Dependable—Being Dependable and maintaining reliability is the fourth element of trust. One of the quickest ways to erode trust is by not following through on commitments.
Stephen M.R. Covey and Greg Link show us how to “Lead Out in Extending Trust”
When managers don’t extend trust, people often tend to perpetuate vicious, collusive downward cycles of distrust and suspicion. As a result, they become trapped in a world where people don’t trust each other— where management doesn’t trust employees and employees don’t trust management; where suppliers don’t trust partners and partners don’t trust suppliers; where companies don’t trust customers and customers don’t trust companies; where marriage partners don’t trust each other; and where parents don’t trust their children and children don’t trust their parents.
Want to learn more about heart-based leadership? In Leading from the Heart: Build Your Business by Attaining Trust, Lolly Daskal offers “4 Cs”:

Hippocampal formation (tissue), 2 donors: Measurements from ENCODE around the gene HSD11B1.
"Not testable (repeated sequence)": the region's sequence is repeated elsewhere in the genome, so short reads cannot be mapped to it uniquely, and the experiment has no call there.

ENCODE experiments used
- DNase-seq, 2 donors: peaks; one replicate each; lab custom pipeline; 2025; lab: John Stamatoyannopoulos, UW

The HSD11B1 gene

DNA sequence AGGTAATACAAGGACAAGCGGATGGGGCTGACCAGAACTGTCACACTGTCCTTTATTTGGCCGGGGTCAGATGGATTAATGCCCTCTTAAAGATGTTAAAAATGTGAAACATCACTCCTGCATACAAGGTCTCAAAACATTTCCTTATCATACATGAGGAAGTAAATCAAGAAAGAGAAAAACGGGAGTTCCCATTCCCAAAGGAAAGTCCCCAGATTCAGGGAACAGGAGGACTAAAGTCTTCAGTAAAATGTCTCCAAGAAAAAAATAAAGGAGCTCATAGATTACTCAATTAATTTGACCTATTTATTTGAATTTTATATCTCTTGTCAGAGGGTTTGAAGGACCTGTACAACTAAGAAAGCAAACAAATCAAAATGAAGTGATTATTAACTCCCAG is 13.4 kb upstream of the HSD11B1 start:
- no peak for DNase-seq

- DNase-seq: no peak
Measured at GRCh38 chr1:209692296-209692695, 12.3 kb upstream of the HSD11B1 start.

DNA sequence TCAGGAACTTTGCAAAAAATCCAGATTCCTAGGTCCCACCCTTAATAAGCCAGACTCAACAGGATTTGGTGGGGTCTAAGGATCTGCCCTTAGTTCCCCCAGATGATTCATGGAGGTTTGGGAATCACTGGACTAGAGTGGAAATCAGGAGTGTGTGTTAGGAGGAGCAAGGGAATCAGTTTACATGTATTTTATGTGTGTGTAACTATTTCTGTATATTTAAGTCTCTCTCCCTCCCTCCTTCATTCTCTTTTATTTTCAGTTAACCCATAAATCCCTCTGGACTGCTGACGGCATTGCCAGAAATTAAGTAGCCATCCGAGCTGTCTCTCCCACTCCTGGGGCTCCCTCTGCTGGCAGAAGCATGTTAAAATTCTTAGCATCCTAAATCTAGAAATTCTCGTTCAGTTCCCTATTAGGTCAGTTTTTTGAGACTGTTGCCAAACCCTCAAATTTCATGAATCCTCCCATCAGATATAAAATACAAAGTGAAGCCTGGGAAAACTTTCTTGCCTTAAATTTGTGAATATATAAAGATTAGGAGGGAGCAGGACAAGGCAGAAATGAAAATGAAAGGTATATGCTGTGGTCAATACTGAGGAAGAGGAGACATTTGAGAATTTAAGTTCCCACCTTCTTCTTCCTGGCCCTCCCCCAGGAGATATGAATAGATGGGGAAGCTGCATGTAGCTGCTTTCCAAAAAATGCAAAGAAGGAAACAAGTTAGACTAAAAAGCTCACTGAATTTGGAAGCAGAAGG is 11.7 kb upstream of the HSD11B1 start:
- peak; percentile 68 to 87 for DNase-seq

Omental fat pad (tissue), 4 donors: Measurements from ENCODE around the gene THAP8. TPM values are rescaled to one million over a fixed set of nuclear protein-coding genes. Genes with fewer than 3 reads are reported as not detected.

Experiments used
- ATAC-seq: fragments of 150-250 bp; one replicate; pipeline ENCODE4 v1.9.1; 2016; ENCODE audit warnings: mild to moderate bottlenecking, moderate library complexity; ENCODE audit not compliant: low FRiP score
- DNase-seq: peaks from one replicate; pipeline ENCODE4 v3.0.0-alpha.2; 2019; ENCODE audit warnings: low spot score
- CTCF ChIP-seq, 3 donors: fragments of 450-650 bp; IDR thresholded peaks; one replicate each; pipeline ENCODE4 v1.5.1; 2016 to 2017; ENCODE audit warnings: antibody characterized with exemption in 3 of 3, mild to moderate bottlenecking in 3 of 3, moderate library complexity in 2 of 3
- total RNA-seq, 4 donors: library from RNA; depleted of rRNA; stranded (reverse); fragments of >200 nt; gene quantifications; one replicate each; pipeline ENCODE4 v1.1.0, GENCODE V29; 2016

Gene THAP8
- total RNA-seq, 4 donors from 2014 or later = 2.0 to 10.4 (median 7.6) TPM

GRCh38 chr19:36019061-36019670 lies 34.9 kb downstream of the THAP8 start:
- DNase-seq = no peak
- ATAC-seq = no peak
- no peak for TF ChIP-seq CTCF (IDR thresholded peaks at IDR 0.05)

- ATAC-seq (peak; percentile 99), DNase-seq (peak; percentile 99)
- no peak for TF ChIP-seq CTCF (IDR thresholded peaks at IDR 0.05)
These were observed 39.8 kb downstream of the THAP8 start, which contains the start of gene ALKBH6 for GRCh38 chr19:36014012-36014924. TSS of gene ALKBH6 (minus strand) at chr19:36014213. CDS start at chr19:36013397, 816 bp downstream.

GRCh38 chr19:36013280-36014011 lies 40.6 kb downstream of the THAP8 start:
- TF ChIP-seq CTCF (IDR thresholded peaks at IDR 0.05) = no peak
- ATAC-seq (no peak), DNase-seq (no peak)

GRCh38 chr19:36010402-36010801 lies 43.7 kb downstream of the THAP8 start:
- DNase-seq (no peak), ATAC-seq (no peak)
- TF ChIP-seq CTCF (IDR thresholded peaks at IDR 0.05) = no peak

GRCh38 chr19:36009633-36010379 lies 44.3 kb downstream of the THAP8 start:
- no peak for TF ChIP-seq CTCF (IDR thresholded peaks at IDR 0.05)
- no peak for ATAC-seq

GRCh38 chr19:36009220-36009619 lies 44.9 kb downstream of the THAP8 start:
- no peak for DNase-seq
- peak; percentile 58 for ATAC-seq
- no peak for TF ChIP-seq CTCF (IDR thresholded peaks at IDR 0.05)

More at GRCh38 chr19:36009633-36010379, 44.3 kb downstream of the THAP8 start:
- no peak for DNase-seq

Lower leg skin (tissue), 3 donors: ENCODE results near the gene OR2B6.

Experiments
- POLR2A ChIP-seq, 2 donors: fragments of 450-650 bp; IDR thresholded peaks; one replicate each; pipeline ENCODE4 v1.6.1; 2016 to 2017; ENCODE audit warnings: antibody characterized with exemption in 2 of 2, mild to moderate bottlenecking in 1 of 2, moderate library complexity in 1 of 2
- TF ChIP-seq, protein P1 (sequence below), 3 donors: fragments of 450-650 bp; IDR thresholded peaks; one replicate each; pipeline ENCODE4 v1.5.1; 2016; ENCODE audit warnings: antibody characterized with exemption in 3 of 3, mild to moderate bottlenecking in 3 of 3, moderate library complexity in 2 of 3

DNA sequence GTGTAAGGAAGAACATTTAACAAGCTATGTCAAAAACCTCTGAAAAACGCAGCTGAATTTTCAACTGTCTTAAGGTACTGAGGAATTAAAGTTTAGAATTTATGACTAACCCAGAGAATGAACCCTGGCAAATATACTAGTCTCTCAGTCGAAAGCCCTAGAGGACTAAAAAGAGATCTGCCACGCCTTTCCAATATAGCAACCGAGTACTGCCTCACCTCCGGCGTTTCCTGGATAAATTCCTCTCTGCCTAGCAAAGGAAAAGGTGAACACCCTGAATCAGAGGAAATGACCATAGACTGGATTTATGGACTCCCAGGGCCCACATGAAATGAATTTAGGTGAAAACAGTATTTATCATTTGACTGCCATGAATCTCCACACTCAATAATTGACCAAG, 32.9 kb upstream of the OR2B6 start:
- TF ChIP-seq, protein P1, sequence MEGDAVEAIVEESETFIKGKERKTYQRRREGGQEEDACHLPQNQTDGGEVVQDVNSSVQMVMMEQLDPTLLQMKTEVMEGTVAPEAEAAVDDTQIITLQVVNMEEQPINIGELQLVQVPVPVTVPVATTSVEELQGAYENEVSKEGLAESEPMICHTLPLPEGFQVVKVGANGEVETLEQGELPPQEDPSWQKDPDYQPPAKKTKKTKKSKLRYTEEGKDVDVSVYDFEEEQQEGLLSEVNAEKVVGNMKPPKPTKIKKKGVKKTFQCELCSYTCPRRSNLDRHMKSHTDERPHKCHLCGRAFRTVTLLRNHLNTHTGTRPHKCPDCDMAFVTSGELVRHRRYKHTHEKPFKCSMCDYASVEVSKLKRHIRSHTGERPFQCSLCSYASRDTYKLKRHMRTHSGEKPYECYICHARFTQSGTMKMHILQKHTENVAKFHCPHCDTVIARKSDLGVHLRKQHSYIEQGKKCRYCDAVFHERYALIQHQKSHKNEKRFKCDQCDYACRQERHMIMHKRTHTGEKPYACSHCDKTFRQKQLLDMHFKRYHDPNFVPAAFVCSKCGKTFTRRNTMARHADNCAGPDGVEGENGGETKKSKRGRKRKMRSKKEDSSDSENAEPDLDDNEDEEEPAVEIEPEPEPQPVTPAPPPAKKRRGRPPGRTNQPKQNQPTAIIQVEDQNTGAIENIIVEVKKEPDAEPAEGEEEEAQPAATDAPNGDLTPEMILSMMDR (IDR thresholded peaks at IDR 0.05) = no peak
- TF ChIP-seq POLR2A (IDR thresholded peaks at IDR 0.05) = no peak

COMPETENCE: In any endeavor, trust is earned when you show you know what you’re doing. An insecure leader may attempt to prove his or her competence through bragging and bluster or trumpeting personal credentials. However, true competence is expressed quietly.
CONNECTION: Connection is at the heart of trust. When you are connected, you care about others and you communicate with them. It goes beyond just knowing the names of your employees. Connected leaders understand the value of communicating—not merely day-to-day information or expectations, but also their long-term vision and plans.